Monday, December 11, 2017




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O Say Can You Uber?

In What's Wrong with Daddy?

By Jason (Jase) Graves
July 29, 2017 at 11:03 a.m.


In my last two blogs, I’ve described my experiences on a surprise trip my family took to Virginia when my daughter’s equestrian team earned a trip to the National Hunt Seat Finals.  I’m still not exactly sure what “Hunt Seat” has to do with anything, other than the fact that I spend a lot of time hunting something to eat and sitting until I have fossilized buttocks.  

After the competition, we were able to wrap up our trip with some time in Washington, DC.  This also gave my wife and me a chance to familiarize ourselves with Uber–because putting your safety in the hands of your iPhone and a complete stranger seems to be the preferred mode of cosmopolitan travel these days. 

Since we were with a large group, we needed several Ubers, which also meant that my wife and I would need separate Uber accounts on our iPhones.  As we prepared to embark on an evening outing to the National Mall, my wife and I looked like a couple of hamsters trying to decipher blueprints for a nuclear reactor as we struggled to download the Uber app on our phones and create individual accounts.  Somehow we wound up with the same credit card numbers, probably because of our deep psychological bond (except when I would rather stay home and devour our pets than accompany her to Olive Garden), and we weren’t able to order more than one vehicle.  Most of our group was already happily Ubering at this point, and I could actually hear my middle daughter’s eyes rolling behind us before she came to our rescue with her technological expertise.  (She then immediately made us reservations for a nursing home.)

With the mysteries of Uber solved, we were on our way, and along with experiencing the incredible convenience of Uber, we also learned that to qualify as an Uber driver in DC, you have to speak a language unknown to planet Earth, chain-smoke Swisher Sweets, and cover up the odor by marinating yourself in Drakkar Noir cologne.  In other words, it’s like being driven around by a typical teenaged American male.

The National Mall at night was breathtaking, and we were able to visit several monuments and war memorials.  The only drawback was that we were constantly in danger of being trampled to death by throngs of touring junior high students making bodily noises and trying to grab each other’s extremities.  I can’t criticize too much, though, since I, too, participated in a D.C. trip when I was in junior high, and while I don’t remember much about what I saw, I can still play the National Anthem with my armpits.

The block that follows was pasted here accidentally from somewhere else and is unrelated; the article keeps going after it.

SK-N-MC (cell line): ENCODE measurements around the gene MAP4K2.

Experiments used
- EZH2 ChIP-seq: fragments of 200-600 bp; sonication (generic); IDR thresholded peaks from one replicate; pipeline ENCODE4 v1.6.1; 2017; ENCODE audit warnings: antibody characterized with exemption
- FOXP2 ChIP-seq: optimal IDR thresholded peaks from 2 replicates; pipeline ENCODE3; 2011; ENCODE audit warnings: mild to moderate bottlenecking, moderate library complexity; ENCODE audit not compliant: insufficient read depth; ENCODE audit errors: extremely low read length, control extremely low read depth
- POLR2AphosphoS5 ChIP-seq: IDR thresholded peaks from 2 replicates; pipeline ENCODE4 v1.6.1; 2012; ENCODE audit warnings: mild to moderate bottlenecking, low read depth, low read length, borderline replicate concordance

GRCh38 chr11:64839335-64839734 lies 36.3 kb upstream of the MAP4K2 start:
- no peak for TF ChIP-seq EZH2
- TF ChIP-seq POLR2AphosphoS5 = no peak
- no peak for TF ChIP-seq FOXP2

On our second day in DC, we visited the museums in the Smithsonian Institution.  Our first stop was the American History Museum, where we spent the first hour in the museum café because our Uber driver didn’t pass a Chick Fil A on the way. (Clearly he wasn’t a Christian.)  On exhibit, we saw important artifacts from America’s storied past, like the original Bert and Ernie Muppets (which made me cry a little), Archie Bunker’s Chair, and some hair from George Washington’s shower drain.

Once we had absorbed all of the American history we could stand and I had extracted my middle daughter from the gift shop, we headed next door to the Natural History Museum.  I explained to my daughters that this museum is a lot like a zoo, except almost all of the animals are dead. 

After looking at a few dried up giant squids and some dinosaur poop, the girls were ready for the main attraction–the Butterfly Pavilion.  This exhibit involves paying for the privilege to stroll through a giant toaster oven full of butterflies that refuse to land on you for a decent photo.  You are also told to be careful not to step on the butterflies that are sitting on the floor laughing at you for paying actual money to go in there. Once we were completely drenched in sweat and gasping for breath from dehydration, the butterfly TSA stopped us at the exit and required us to do a set of burpee pushups to loosen any butterflies who were trying to the escape the heat by stowing away in our body cavities.  On our way out of the museum, we passed an exhibit of mummies, which I now suspect are just former tourists who lingered too long in the Butterfly Pavilion.

Looking back, I have to admit that the trip to Virginia and DC was an unforgettable adventure (which can mean lots of things), and it gave us some time to bond as a family.  We explored our nation’s history, gazed upon beautiful landscapes, witnessed thrilling athletic competition, and only took each other to the brink of insanity once or twice.  I’m even considering a part-time job as an Uber driver­­­­–as soon as I get all of these butterflies out of my pants.

   

 

 

 

 

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